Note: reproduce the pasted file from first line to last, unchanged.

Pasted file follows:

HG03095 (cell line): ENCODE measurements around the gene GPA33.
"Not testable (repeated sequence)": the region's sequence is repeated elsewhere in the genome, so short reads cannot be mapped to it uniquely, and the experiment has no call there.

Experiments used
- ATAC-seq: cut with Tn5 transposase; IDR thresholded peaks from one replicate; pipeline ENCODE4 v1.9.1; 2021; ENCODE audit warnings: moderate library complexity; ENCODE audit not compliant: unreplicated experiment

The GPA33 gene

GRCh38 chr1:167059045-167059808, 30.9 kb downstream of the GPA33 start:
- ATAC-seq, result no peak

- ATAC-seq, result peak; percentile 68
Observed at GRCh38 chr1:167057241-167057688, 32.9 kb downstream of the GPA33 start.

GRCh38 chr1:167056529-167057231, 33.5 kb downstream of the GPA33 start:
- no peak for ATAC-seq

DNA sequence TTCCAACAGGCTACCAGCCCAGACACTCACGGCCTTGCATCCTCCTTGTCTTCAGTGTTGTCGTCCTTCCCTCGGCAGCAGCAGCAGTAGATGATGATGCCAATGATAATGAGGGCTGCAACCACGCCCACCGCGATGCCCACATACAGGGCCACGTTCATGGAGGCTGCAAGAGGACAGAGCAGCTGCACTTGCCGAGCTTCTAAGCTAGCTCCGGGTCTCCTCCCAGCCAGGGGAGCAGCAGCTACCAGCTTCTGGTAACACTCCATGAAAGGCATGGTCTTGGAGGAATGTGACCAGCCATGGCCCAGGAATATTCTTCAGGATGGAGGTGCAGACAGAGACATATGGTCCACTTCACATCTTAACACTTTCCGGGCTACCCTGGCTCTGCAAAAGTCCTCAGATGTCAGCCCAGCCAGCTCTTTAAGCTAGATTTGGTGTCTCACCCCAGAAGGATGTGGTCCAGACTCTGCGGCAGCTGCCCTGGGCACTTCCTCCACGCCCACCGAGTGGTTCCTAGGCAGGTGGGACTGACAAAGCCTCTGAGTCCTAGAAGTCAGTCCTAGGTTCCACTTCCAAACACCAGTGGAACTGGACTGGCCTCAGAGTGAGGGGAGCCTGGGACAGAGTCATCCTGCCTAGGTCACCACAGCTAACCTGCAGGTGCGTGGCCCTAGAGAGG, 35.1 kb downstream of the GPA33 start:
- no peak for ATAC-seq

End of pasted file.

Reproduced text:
HG03095 (cell line): ENCODE measurements around the gene GPA33.
"Not testable (repeated sequence)": the region's sequence is repeated elsewhere in the genome, so short reads cannot be mapped to it uniquely, and the experiment has no call there.

Experiments used
- ATAC-seq: cut with Tn5 transposase; IDR thresholded peaks from one replicate; pipeline ENCODE4 v1.9.1; 2021; ENCODE audit warnings: moderate library complexity; ENCODE audit not compliant: unreplicated experiment

The GPA33 gene

GRCh38 chr1:167059045-167059808, 30.9 kb downstream of the GPA33 start:
- ATAC-seq, result no peak

- ATAC-seq, result peak; percentile 68
Observed at GRCh38 chr1:167057241-167057688, 32.9 kb downstream of the GPA33 start.

GRCh38 chr1:167056529-167057231, 33.5 kb downstream of the GPA33 start:
- no peak for ATAC-seq

DNA sequence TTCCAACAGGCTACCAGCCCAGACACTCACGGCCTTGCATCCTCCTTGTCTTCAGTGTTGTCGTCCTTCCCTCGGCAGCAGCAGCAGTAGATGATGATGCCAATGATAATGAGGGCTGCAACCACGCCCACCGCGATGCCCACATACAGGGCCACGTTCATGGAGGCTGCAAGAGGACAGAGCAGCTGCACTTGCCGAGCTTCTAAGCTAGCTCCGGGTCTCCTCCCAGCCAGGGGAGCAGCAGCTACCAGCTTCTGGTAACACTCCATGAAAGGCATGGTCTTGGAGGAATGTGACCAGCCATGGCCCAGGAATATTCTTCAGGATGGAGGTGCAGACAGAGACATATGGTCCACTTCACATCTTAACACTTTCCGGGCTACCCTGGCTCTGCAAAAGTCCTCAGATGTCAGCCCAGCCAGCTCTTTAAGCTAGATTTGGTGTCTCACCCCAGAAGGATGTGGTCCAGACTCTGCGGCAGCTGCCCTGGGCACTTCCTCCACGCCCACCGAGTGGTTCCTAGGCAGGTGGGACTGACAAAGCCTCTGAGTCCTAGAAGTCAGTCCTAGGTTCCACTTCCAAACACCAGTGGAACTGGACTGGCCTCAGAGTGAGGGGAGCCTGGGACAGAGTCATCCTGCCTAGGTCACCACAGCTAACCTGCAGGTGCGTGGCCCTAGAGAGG, 35.1 kb downstream of the GPA33 start:
- no peak for ATAC-seq